When an artist is inspired, they share it. And it’s not because they are being particularly generous in nature.  Because inspiration, coming from the word breath is just like breathing.  You can’t hold an inhale forever.  I love museums: places where I can go to have the inspiration, the life force, of the original artist (possibly long deceased) huffed into my eyeballs so I can in turn spit out something new.  Life force must be encoded somehow into a work of art or its just regular ol’ stuff.  Off to the landfill!


This is far, far, far away from ideas of beauty as a social construct, which indeed it can be, but really, don’t let others construct beauty for you when you are perfectly capable of creating it yourself. Thank you.)  To be visually attracted, to be visually curious, to be able to construct a ne plus ultra of what the visual world provides as raw material is a wonderful thing.  And to share it is important as this teaches others by example how to do this and thus life is that much more worth living. What could be more beautiful than that?


So, I can only conclude that the reason I can’t tell if my art looks good right now is because my eyes make decisions in dynamic conversation with my hands and my brain.  And that how can I tell if my art gives pleasure if I can’t be pleasured by my eyes right now?  I can’t.  Six months….


As for “eyegasms” …we all know where life comes from and we all know that’s wonderful even when actual human babies aren’t the goal. Anything that creates any kind of life; real, metaphorical, animal, vegetable, mineral…it’s all good.  More love for everybody!  Creativity is fundamentally erotic[1].  Perhaps that’s what Bataille was getting at in “The Story of the Eye”.  I read that 40 years ago and all I remember thinking is “ew.”  But maybe I get it now.


Eyes: not passive.  Eyes are creative.  Or they can be.



[1] Soon to be another essay, I promise.

Monday, October 5, 2020

Death and Decoration

These are random thoughts, inspired by a suggestion that I address the decorative in my work and by reading an article in Cabinet Magazine this morning on thedominance of rectangular form In Western art. My thoughts are sadly limited to my western euro bias, FYI, but I will say, I think rejecting decoration is a problem of European inheritance.


I used to tat lace.


Two great efflorescences of decoration are the Gothic and the Victorian (I don’t know enough about the Rococo and the culture at the time to comment, but yeah, throw them in there too!). I wonder if one could claim a connection between these cultures practices/obsessions with death and a tendency towards obsessive ornamentation? Of course, cultural preference/rejection for decoration probably follows a pendulum’s path of over-saturation and subsequent draconian palate cleansing. So, there’s that.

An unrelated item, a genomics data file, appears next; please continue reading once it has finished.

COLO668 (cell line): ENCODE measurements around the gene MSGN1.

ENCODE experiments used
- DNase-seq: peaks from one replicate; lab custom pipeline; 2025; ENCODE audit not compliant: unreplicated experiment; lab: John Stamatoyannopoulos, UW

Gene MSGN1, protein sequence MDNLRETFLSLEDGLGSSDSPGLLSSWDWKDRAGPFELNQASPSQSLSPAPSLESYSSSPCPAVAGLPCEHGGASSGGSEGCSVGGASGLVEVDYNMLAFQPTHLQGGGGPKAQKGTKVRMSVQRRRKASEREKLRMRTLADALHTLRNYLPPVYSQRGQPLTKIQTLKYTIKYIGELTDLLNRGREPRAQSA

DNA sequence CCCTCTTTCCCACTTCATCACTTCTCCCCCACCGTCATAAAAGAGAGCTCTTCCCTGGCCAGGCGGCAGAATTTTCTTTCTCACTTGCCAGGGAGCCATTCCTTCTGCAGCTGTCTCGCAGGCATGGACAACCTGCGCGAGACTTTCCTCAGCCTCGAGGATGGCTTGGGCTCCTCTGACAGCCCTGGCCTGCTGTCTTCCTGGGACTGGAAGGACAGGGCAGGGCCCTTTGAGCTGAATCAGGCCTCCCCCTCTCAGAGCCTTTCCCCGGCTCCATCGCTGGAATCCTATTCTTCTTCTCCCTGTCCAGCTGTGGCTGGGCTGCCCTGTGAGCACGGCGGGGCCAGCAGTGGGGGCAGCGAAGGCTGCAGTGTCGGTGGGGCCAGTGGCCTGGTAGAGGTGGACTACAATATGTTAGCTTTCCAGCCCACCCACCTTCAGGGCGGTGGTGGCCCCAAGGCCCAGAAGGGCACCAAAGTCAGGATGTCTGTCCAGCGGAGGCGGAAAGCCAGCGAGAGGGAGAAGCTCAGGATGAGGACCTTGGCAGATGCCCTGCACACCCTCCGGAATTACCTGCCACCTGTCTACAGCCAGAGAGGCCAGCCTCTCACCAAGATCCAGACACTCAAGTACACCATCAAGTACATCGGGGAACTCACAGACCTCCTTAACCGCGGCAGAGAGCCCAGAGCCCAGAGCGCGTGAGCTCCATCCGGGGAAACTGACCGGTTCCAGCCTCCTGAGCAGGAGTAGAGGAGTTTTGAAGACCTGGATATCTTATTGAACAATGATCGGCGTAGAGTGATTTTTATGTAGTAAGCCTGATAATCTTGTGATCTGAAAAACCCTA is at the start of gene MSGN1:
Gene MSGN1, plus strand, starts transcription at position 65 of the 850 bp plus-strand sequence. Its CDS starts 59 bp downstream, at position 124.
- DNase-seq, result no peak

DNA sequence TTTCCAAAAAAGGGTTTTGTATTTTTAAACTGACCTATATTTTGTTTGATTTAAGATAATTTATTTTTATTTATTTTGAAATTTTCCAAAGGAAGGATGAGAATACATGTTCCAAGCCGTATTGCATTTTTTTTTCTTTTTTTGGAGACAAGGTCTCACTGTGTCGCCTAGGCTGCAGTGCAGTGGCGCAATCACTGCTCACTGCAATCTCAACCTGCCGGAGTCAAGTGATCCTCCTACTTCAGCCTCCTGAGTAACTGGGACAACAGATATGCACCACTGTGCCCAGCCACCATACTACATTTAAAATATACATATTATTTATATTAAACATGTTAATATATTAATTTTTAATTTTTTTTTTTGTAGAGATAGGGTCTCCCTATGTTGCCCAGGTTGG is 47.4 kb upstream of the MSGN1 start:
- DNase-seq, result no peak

Could the rejection of ornament and decoration arise from a fear of death? There is nothing more terrifying than imagining our insides getting out. For this reason alone, people obsess on coloring inside the lines. If you can’t manage your histrionic expressions, what’s to say disembowelment isn’t next on the agenda? De-composition is, a process by which a seemingly integrated thing becomes literally dis-integrated.  Its encoded right there in the word, after all. Could it be that decoration reminds us of our own inevitable end? If art was only striving “to make order of chaos” as is sometimes claimed, decoration would indeed be a crime. When organic material rots, does it not come forth with a profusion of sorts which implies the decorative? When the dignity and authority of a person is devoured by a colony of shiny little maggots, don’t they look pearly and precious; at least if you can consider them beyond the merely disgusting? Aren’t the stages of de-composition the most florid, overflowing and flamboyant? Could decoration be an imitation of death because decoration represents a threat to the orderliness that ensures our insides don’t erupt from their confines? Is this why we love to hate it?